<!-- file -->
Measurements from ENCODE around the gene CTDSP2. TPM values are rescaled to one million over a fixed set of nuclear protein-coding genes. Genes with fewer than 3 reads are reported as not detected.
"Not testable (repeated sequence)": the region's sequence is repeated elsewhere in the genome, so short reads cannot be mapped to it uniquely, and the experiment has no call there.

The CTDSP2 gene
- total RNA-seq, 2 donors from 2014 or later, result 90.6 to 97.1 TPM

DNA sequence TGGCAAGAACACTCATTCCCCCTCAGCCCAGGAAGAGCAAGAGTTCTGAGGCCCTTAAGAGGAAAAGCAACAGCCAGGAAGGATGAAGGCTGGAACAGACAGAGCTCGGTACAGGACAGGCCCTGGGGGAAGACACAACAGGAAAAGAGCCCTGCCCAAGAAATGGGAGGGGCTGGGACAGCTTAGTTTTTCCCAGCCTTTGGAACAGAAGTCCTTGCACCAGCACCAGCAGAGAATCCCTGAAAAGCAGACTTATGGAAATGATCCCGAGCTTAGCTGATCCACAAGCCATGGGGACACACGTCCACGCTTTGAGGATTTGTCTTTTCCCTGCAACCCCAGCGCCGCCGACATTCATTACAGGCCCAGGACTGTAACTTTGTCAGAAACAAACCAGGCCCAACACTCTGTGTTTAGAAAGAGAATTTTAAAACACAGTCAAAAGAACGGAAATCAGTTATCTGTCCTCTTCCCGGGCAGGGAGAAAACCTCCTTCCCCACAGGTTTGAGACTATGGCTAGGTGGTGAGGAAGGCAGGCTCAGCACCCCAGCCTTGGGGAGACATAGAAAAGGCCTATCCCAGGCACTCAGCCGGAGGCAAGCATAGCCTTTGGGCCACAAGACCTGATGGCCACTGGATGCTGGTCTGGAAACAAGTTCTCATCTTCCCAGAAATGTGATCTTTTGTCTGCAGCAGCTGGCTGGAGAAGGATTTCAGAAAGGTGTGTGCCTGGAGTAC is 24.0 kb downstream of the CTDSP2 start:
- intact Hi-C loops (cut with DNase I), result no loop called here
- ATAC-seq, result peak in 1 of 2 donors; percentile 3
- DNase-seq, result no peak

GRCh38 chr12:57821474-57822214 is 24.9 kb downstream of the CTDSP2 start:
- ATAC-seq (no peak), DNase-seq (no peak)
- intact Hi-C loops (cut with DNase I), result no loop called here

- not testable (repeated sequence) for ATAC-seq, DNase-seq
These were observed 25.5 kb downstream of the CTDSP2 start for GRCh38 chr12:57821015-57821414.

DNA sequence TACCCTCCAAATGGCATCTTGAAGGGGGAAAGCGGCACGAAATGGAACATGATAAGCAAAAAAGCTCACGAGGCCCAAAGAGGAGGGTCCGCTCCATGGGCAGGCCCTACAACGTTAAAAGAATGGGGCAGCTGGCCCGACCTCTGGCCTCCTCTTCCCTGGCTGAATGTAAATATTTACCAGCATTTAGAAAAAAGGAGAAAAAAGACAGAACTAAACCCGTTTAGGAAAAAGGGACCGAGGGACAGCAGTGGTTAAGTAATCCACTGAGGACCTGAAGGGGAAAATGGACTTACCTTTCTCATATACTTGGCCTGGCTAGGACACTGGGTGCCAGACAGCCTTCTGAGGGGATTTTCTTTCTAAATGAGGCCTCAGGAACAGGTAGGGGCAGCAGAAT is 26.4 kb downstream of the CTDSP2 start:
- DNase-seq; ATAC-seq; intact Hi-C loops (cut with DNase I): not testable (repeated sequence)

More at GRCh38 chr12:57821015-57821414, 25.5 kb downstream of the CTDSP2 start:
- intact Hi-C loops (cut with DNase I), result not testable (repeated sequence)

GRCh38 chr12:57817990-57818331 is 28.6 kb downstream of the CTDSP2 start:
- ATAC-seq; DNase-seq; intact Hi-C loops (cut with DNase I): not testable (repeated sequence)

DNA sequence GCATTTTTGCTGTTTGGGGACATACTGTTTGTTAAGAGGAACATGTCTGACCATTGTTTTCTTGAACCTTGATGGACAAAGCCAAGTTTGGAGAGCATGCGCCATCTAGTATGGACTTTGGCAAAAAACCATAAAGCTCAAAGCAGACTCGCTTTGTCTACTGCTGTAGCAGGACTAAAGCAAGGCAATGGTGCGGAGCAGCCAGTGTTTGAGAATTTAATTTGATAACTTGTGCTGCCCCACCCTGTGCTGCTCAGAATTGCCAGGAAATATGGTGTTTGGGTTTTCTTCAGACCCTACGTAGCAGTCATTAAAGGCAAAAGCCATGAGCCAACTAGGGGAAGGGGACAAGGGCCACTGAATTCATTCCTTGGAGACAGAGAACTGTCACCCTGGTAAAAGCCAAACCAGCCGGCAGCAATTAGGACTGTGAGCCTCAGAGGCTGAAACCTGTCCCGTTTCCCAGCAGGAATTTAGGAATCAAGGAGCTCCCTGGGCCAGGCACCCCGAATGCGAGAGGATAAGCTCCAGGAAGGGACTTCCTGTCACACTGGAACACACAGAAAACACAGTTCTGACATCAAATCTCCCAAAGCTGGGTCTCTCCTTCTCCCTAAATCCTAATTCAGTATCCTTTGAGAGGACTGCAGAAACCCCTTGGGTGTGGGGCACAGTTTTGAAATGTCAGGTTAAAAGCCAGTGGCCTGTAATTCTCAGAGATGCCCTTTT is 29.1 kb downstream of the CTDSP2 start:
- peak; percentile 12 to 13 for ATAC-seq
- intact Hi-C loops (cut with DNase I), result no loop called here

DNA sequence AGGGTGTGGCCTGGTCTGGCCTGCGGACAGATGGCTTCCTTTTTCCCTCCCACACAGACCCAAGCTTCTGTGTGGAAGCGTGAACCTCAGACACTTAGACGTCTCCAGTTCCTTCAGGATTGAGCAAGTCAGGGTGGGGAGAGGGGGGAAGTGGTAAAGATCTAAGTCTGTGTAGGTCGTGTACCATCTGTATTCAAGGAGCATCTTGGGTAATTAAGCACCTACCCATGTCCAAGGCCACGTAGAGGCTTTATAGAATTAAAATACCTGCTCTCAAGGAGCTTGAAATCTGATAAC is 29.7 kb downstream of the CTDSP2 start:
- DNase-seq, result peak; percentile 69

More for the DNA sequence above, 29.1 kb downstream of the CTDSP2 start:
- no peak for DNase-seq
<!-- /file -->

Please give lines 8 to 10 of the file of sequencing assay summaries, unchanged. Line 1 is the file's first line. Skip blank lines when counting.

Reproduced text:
- DNase-seq, result no peak

GRCh38 chr12:57821474-57822214 is 24.9 kb downstream of the CTDSP2 start:
- ATAC-seq (no peak), DNase-seq (no peak)